Newspaper article The Christian Science Monitor

Merkel on Failed German Multiculturalism: Other Countries Should Listen Up

Newspaper article The Christian Science Monitor

Merkel on Failed German Multiculturalism: Other Countries Should Listen Up

Article excerpt

German leader Angela Merkel bluntly says the 40-year experiment to integrate Turks and Germans has failed. But she's not abandoning the idea of assimilating immigrants in Germany. And neither should other countries, including the United States.

What boosted the story of German Chancellor Angela Merkel to the top of Google News early this week was her frank admission that multiculturalism has failed in Europe's most populous country. Specifically, she was talking about the integration of Muslim Turks into German society - a failure with a 40-year history.

But another, equally important part of her remarks needs highlighting - not just in Germany, but also in the United States and other countries struggling with immigration issues. Her point was not to give up on integration, but to try to figure out how to better assimilate immigrants.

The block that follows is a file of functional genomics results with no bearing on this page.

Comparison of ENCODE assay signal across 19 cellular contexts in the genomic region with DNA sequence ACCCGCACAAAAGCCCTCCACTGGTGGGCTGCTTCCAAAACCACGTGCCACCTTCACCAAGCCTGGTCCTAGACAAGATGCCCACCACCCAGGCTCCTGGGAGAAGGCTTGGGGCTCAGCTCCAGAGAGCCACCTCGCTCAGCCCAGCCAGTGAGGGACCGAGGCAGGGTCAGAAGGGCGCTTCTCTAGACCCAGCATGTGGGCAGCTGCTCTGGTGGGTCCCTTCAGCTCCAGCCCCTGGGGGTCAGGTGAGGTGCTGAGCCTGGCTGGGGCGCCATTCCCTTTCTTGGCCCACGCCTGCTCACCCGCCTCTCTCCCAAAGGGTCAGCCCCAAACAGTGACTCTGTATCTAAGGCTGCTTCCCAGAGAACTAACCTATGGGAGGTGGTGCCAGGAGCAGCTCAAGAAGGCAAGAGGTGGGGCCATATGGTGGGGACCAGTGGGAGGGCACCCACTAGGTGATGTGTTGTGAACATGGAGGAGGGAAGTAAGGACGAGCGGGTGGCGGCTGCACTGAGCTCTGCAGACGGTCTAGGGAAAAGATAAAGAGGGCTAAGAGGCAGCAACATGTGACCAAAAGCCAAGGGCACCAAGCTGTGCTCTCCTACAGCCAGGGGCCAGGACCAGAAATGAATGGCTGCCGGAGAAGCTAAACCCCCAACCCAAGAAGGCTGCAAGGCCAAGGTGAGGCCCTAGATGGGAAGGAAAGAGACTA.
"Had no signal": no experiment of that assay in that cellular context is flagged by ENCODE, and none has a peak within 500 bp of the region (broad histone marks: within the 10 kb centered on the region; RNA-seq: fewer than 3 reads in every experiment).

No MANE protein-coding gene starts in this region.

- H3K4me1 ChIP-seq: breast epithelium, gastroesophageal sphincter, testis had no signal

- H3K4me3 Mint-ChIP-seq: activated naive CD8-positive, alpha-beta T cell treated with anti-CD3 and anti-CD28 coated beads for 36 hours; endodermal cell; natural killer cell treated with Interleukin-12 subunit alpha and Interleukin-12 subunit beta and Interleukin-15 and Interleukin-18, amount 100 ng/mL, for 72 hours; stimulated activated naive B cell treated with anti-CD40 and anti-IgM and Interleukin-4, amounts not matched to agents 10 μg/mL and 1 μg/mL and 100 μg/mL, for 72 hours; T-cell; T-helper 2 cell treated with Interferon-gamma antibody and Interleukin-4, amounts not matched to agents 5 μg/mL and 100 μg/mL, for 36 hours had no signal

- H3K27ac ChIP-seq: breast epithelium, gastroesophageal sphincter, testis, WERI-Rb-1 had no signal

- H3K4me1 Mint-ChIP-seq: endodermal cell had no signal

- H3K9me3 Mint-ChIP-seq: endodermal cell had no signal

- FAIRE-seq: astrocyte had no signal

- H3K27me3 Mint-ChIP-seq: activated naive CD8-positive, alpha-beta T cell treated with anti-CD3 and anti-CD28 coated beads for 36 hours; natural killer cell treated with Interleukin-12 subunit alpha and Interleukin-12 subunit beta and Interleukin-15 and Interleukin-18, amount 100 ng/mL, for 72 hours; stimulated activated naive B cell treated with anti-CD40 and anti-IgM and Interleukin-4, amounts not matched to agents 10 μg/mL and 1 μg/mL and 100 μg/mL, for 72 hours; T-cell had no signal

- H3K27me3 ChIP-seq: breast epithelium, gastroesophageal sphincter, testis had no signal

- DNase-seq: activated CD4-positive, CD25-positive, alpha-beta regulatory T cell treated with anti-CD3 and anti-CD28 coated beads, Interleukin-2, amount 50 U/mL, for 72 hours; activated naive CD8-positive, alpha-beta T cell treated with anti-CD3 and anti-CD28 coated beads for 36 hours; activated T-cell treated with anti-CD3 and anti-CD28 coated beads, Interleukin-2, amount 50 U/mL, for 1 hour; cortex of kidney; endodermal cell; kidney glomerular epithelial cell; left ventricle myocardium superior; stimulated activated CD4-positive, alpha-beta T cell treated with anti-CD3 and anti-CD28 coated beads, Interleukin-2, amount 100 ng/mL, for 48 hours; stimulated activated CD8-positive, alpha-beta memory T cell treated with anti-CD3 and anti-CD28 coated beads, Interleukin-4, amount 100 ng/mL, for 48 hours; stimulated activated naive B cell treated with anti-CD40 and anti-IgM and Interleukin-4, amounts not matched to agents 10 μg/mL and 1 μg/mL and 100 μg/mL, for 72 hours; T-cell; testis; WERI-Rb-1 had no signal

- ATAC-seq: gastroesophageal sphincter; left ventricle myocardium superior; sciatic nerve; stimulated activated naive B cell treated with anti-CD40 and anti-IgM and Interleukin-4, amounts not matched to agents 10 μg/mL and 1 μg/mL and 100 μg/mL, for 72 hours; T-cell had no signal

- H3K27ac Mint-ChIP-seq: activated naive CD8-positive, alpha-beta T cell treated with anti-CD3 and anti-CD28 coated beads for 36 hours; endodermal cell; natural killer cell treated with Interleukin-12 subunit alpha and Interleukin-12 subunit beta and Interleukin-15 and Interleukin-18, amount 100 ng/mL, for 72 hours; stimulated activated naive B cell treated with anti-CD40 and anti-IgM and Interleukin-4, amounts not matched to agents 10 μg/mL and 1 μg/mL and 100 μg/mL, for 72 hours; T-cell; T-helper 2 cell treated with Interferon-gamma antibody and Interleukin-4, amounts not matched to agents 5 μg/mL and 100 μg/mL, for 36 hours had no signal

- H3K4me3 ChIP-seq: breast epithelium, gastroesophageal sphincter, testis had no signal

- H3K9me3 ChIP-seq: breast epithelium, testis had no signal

"The question is how we deal with this question," Ms. Merkel said, in talking about Islam to a group of young German conservatives over the weekend. "Integration is a central issue because the number of young people in this country with an immigrant background is increasing, not decreasing."

In Germany, as in other developed countries, an aging population requires immigrants for economic survival. For reasons of national prosperity, social cohesion, and something as idealistic as advancing the community of mankind, immigrants must eventually become part of the seamless fabric of their new home country - different colors but the same cloth.

That's not the case in Germany - and elsewhere. The Turkish community, first invited in 1961 to Deutschland as factory guest workers, lives largely apart in separate enclaves.

About 4 million Turks reside in Germany - the largest non-German immigrant community - but many of them haven't mastered the German language, have low skills in a high-skill economy, and rely on the welfare system for support.

A third of Germans believe that foreigners "come to abuse the welfare state," and that Germany is in danger of being "overrun" by immigrants. This is according to a recent survey by the Friedrich Ebert Foundation, an arm of the left-leaning Social Democratic Party. …

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